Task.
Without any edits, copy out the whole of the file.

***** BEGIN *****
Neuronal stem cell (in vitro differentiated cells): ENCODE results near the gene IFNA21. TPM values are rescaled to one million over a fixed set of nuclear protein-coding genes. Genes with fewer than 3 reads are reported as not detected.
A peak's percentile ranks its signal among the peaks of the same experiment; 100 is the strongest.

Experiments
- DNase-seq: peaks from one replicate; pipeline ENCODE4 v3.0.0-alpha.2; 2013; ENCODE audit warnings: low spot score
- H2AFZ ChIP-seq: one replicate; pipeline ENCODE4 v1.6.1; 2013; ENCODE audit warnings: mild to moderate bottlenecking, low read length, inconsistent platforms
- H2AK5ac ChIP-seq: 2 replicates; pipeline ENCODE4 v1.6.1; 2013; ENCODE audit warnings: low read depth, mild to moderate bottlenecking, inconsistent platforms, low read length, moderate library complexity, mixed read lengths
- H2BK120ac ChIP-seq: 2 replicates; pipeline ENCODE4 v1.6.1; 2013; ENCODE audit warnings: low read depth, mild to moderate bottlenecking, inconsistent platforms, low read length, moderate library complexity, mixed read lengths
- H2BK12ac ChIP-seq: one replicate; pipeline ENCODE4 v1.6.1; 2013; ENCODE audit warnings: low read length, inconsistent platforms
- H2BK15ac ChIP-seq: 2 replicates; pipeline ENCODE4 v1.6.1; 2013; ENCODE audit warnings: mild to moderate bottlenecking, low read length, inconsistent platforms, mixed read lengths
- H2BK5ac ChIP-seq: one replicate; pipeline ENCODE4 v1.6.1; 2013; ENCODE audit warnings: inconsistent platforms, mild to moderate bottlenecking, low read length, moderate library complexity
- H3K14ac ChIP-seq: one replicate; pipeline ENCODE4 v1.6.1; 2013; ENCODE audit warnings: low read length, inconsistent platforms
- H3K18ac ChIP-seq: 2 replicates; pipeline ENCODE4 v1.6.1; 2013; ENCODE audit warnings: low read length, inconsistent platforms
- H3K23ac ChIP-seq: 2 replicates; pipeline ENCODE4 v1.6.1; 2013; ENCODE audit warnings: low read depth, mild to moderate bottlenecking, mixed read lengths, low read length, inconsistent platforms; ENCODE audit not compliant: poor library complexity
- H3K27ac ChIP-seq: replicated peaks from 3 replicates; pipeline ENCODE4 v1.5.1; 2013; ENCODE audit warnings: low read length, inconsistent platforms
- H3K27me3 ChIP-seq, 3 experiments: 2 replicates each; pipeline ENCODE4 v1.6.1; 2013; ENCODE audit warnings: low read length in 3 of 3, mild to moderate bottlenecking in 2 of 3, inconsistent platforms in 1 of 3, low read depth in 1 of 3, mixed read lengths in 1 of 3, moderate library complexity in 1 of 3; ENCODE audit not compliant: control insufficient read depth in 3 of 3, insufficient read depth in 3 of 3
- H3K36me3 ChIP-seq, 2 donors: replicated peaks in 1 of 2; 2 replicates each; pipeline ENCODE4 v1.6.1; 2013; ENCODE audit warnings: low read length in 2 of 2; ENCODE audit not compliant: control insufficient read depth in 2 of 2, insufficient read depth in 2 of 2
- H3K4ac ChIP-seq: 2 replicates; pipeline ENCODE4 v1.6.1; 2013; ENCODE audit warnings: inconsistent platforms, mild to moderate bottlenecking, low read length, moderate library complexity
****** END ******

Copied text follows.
Neuronal stem cell (in vitro differentiated cells): ENCODE results near the gene IFNA21. TPM values are rescaled to one million over a fixed set of nuclear protein-coding genes. Genes with fewer than 3 reads are reported as not detected.
A peak's percentile ranks its signal among the peaks of the same experiment; 100 is the strongest.

Experiments
- DNase-seq: peaks from one replicate; pipeline ENCODE4 v3.0.0-alpha.2; 2013; ENCODE audit warnings: low spot score
- H2AFZ ChIP-seq: one replicate; pipeline ENCODE4 v1.6.1; 2013; ENCODE audit warnings: mild to moderate bottlenecking, low read length, inconsistent platforms
- H2AK5ac ChIP-seq: 2 replicates; pipeline ENCODE4 v1.6.1; 2013; ENCODE audit warnings: low read depth, mild to moderate bottlenecking, inconsistent platforms, low read length, moderate library complexity, mixed read lengths
- H2BK120ac ChIP-seq: 2 replicates; pipeline ENCODE4 v1.6.1; 2013; ENCODE audit warnings: low read depth, mild to moderate bottlenecking, inconsistent platforms, low read length, moderate library complexity, mixed read lengths
- H2BK12ac ChIP-seq: one replicate; pipeline ENCODE4 v1.6.1; 2013; ENCODE audit warnings: low read length, inconsistent platforms
- H2BK15ac ChIP-seq: 2 replicates; pipeline ENCODE4 v1.6.1; 2013; ENCODE audit warnings: mild to moderate bottlenecking, low read length, inconsistent platforms, mixed read lengths
- H2BK5ac ChIP-seq: one replicate; pipeline ENCODE4 v1.6.1; 2013; ENCODE audit warnings: inconsistent platforms, mild to moderate bottlenecking, low read length, moderate library complexity
- H3K14ac ChIP-seq: one replicate; pipeline ENCODE4 v1.6.1; 2013; ENCODE audit warnings: low read length, inconsistent platforms
- H3K18ac ChIP-seq: 2 replicates; pipeline ENCODE4 v1.6.1; 2013; ENCODE audit warnings: low read length, inconsistent platforms
- H3K23ac ChIP-seq: 2 replicates; pipeline ENCODE4 v1.6.1; 2013; ENCODE audit warnings: low read depth, mild to moderate bottlenecking, mixed read lengths, low read length, inconsistent platforms; ENCODE audit not compliant: poor library complexity
- H3K27ac ChIP-seq: replicated peaks from 3 replicates; pipeline ENCODE4 v1.5.1; 2013; ENCODE audit warnings: low read length, inconsistent platforms
- H3K27me3 ChIP-seq, 3 experiments: 2 replicates each; pipeline ENCODE4 v1.6.1; 2013; ENCODE audit warnings: low read length in 3 of 3, mild to moderate bottlenecking in 2 of 3, inconsistent platforms in 1 of 3, low read depth in 1 of 3, mixed read lengths in 1 of 3, moderate library complexity in 1 of 3; ENCODE audit not compliant: control insufficient read depth in 3 of 3, insufficient read depth in 3 of 3
- H3K36me3 ChIP-seq, 2 donors: replicated peaks in 1 of 2; 2 replicates each; pipeline ENCODE4 v1.6.1; 2013; ENCODE audit warnings: low read length in 2 of 2; ENCODE audit not compliant: control insufficient read depth in 2 of 2, insufficient read depth in 2 of 2
- H3K4ac ChIP-seq: 2 replicates; pipeline ENCODE4 v1.6.1; 2013; ENCODE audit warnings: inconsistent platforms, mild to moderate bottlenecking, low read length, moderate library complexity